The Concussion Compendium, Part 1: Pathophysiology, Prevention, and Recovery

SUP PEEPS?!?  It’s been quite a long time since I last posted, and I must say I have dearly missed you all.  I’m not, however, going to bore you with a soliloquy about the details of my life or a hilariously witty introduction as per the usual; let’s just get right into it!

Concussions have been getting a lot of press in recent years, and rightfully so–they are a major health and safety issue in athletics of all levels, yet we unfortunately know relatively little about them. The research into concussion diagnosis, treatment, and pathophysiology is no doubt in its infancy, but even more troubling is the fact that the information that we do currently have available doesn’t seem to be common knowledge.  Therefore, my goal with these next few posts is to give a primer on the basics of concussion: what it is, how to prevent it, and what to do about it if it does occur.

 

Pathophysiology of Concussion

Let’s start with the basics: what exactly is a concussion?  The most recent Concussion in Sport Conference (CSC) defined it as “a complex pathophysiological process affecting the brain, induced by biomechanical forces” [1].  Essentially, either a direct blow to the head or force transmitted up the kinetic chain from a blow to the body causes injury to the brain, either with or without accompanying craniocervical lesion(s).  It should be noted that while concussion and mild traumatic brain injury (mTBI) are often used interchangeably, the CSC recommended that the two terms be distinct, with concussion implying complete recovery and mTBI being associated with persistent symptoms [1].

That’s all well and good, but what exactly happens to your brain when a biomechanical force “injures it”?  For starters, you need to know that the brain is made up primarily of neurons and neuroglia.  The neurons constitute the major known signaling elements, though the importance of glia is becoming more and more apparent as more research is done.  Like all cells in our body, neurons are surrounded by a cell membrane, which normally keeps specific compounds and ions either inside or outside the cell at precise concentrations.  When a force “shakes” the brain, the rapid movement is thought to stretch the neuronal membrane, and previously well-regulated ion channels become “leaky” and allow some compounds and ions to leak out of the cell [2,3,4].  One such ion, potassium, is typically in high concentrations inside of the cell and low concentrations outside of the cell, creating an electrochemical gradient.  Efflux of intracellular potassium through the leaky cell membrane causes cellular depolarization, which leads to indiscriminate release of excitatory amino acids (EAAs) such as glutamate [5,6,7,8].  In addition, glutamate itself extravasates from damaged neurons, and its reuptake by neuroglia such as astrocytes is impaired [5,6,9,10].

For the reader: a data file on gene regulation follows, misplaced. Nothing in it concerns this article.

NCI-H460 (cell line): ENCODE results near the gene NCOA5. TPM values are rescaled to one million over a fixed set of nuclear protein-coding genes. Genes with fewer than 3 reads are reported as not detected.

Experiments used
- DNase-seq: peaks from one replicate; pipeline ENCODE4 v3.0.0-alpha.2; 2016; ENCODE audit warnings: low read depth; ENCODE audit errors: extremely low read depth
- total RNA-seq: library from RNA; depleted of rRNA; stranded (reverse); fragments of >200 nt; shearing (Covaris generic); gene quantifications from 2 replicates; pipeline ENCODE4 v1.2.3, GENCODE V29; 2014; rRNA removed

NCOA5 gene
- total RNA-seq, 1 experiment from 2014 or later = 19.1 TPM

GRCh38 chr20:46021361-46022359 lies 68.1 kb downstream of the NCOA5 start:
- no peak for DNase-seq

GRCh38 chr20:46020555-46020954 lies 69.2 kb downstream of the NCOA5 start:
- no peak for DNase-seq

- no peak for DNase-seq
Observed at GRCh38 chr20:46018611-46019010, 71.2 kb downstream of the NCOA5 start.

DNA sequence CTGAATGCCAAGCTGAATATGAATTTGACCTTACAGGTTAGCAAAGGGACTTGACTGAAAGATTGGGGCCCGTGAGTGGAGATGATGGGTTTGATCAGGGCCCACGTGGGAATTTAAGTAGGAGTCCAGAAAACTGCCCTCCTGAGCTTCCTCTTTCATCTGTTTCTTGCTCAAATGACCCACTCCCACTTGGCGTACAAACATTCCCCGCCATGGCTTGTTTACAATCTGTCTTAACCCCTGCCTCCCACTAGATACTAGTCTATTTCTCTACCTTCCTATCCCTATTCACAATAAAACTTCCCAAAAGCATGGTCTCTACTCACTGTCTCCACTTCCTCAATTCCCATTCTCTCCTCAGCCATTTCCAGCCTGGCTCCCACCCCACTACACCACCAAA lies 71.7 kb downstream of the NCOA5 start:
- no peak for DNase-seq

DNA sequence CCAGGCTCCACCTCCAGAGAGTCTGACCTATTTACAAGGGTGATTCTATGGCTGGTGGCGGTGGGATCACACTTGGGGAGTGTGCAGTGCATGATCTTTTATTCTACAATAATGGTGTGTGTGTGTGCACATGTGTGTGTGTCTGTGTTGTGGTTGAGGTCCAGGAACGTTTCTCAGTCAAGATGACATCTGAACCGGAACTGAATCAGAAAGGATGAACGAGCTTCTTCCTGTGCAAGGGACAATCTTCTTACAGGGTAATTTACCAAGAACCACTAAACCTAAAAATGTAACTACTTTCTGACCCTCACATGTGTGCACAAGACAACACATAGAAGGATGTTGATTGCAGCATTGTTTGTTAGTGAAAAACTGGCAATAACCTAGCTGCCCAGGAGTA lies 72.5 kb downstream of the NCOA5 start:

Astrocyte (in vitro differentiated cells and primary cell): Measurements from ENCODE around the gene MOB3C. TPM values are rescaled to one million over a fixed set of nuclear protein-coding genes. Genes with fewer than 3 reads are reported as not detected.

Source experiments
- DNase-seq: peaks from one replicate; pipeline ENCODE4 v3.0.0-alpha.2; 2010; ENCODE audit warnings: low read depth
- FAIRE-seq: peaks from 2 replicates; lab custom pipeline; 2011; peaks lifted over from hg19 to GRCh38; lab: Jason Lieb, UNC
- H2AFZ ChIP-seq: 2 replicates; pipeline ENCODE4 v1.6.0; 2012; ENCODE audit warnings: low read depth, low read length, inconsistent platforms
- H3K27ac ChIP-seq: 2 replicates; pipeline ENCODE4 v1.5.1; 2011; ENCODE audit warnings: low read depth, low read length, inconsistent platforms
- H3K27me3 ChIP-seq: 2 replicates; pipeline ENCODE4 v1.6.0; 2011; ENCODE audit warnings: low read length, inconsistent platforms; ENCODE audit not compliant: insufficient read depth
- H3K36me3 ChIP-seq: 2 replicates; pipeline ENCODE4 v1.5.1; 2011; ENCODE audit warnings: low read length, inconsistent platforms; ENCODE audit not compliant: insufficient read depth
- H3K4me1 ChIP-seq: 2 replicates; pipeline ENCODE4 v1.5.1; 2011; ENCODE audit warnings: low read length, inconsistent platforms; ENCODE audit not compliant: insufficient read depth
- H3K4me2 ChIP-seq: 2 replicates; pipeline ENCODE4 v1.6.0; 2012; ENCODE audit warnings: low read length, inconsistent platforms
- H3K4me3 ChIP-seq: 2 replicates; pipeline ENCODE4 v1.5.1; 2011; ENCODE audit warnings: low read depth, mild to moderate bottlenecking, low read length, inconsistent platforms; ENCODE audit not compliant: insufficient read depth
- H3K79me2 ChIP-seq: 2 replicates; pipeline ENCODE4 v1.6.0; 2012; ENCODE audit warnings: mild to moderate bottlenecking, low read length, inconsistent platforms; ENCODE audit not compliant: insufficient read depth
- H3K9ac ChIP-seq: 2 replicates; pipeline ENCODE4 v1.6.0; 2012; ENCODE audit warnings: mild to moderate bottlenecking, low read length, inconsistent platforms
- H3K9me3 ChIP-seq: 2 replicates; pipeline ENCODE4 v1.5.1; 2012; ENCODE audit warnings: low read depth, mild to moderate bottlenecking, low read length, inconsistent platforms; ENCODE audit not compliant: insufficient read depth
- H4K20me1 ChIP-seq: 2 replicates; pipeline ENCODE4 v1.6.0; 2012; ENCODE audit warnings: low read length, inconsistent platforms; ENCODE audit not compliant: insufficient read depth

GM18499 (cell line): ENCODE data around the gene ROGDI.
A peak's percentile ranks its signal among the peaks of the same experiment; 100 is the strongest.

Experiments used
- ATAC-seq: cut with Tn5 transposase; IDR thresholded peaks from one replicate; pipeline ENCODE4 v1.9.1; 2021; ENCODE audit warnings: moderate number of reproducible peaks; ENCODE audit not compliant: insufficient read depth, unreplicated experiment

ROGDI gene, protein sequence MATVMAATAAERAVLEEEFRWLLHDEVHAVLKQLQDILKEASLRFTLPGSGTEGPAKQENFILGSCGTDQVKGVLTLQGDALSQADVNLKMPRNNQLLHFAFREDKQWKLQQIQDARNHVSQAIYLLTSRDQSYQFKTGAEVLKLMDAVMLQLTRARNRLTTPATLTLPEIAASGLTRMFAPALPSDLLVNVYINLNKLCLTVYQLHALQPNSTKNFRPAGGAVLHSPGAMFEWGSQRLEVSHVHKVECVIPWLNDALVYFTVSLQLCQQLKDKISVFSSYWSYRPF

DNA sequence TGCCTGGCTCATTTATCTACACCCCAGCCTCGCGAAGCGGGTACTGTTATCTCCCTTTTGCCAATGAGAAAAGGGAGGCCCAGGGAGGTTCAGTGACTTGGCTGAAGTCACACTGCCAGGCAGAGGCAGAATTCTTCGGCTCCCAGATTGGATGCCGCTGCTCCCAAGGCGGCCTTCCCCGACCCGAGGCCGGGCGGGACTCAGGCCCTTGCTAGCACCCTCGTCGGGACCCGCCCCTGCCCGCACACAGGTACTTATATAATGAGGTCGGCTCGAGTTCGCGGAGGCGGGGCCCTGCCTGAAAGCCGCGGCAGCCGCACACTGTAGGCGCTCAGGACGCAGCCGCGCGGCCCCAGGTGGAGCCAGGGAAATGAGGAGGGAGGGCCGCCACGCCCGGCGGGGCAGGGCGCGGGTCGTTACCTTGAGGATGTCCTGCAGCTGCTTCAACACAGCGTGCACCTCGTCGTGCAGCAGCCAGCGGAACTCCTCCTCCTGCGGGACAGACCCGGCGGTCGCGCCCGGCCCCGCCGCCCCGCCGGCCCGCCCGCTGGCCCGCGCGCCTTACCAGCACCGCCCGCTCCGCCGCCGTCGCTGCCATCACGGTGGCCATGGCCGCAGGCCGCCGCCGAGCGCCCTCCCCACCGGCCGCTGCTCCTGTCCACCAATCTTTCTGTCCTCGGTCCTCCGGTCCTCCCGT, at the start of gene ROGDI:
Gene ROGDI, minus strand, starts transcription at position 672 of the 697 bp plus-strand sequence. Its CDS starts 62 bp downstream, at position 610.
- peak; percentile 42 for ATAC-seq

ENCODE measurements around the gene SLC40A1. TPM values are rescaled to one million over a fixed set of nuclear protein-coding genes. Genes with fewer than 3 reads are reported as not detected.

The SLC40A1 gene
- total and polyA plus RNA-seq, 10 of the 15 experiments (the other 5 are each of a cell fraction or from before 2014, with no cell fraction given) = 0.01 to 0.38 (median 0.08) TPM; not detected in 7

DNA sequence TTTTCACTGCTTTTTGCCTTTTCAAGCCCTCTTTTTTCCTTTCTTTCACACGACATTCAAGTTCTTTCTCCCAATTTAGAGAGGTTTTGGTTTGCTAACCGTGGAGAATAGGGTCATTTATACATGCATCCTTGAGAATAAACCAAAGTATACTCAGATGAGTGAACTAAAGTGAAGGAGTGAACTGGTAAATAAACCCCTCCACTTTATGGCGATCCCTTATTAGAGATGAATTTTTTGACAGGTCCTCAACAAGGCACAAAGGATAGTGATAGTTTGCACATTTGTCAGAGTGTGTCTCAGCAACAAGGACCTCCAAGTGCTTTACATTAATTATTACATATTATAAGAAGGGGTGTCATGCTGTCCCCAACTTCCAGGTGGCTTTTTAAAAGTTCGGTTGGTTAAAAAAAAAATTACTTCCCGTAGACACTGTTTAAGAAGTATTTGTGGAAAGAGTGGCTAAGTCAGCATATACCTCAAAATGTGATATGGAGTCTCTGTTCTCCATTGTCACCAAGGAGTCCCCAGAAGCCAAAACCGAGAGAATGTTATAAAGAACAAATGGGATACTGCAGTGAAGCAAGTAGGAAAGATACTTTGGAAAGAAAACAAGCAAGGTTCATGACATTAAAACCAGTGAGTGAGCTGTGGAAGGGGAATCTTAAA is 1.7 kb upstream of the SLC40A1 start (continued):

A diagram outlining the complex nature of the biochemistry of neuronal metabolism and molecular signaling. Image from http://ajpcell.physiology.org/content/292/2/C641.

 

The net effect is a transient spike in the extracellular concentration of EAAs like glutamate, which serve to 1) bind ligand-gated potassium channels and further promote potassium ion efflux, creating a positive feedback loop, and 2) bind the NMDA receptor, which opens calcium ion channels [5,6,7,11].  Because calcium ions are typically in higher concentrations outside of the cell than inside of the cell, when these channels open calcium ions flow into the cell.  Influx of calcium ions causes 1) release of intracellular calcium stores, creating yet another positive feedback loop, and 2) increased permeability of the mitochondrial membrane [5,6,12,13,14,15].  This latter effect causes an uncoupling of oxidative phosphorylation–i.e. aerobic metabolism is impaired–as well as a release of reactive oxygen species (ROS) into the cell’s cytoplasm [6,16].  The ROS eventually overwhelm the cell’s ability to scavenge them, depleting the intracellular antioxidant pool.  Some of these ROS cause chemical modification of biomolecules involved in energy production (the coenzyme/electron shuttle nicotinamide adenine dinucleotide/NAD being one of them), further impairing the cell’s ability to synthesize ATP [6,17].

Simultaneously, the cell must work overtime to restore the balance of ions across its cell membrane.  Cellular pumps that shuttle potassium back into the cell are activated and work at maximal capacity to replenish the intracellular potassium concentration [5,6,18,19].  Unfortunately, these pumps require ATP to function, and are thus energetically costly.  This creates a paradoxical dynamic where neurons have an extremely high energy demand (to restore cell membrane homeostasis), but are not well-equipped to meet that demand (because mitochondrial metabolism has been disrupted).  Neurons rely heavily on glycolysis to produce ATP, resulting in 1) a buildup of the metabolic byproduct lactic acid, and 2) an eventual general depression of neuronal activity to conserve energy, since glycolysis is relatively inefficient in terms of ATP production and burns through glucose stores rapidly [5,6,20,21,22].  The former effect can lead to acidosis and disruption of the blood-brain barrier, which can lead to cerebral edema/swelling in severe cases [5,23].  The latter effect leads to the somatic, cognitive, mood, and sleep disturbances that are hallmarks of concussion [5,24].